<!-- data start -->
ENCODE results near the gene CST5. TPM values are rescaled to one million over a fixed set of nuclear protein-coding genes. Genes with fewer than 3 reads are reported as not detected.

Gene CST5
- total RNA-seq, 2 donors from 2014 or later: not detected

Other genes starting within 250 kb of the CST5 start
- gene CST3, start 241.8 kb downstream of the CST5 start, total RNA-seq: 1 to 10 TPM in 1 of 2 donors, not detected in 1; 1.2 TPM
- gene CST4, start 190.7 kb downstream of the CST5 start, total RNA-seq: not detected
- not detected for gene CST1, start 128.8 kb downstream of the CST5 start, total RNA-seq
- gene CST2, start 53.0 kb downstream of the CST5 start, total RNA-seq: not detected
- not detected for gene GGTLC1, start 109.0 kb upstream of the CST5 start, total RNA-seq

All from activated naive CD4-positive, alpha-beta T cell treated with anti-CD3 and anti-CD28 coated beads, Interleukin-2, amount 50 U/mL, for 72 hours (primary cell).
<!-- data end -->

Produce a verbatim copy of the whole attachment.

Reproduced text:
ENCODE results near the gene CST5. TPM values are rescaled to one million over a fixed set of nuclear protein-coding genes. Genes with fewer than 3 reads are reported as not detected.

Gene CST5
- total RNA-seq, 2 donors from 2014 or later: not detected

Other genes starting within 250 kb of the CST5 start
- gene CST3, start 241.8 kb downstream of the CST5 start, total RNA-seq: 1 to 10 TPM in 1 of 2 donors, not detected in 1; 1.2 TPM
- gene CST4, start 190.7 kb downstream of the CST5 start, total RNA-seq: not detected
- not detected for gene CST1, start 128.8 kb downstream of the CST5 start, total RNA-seq
- gene CST2, start 53.0 kb downstream of the CST5 start, total RNA-seq: not detected
- not detected for gene GGTLC1, start 109.0 kb upstream of the CST5 start, total RNA-seq

All from activated naive CD4-positive, alpha-beta T cell treated with anti-CD3 and anti-CD28 coated beads, Interleukin-2, amount 50 U/mL, for 72 hours (primary cell).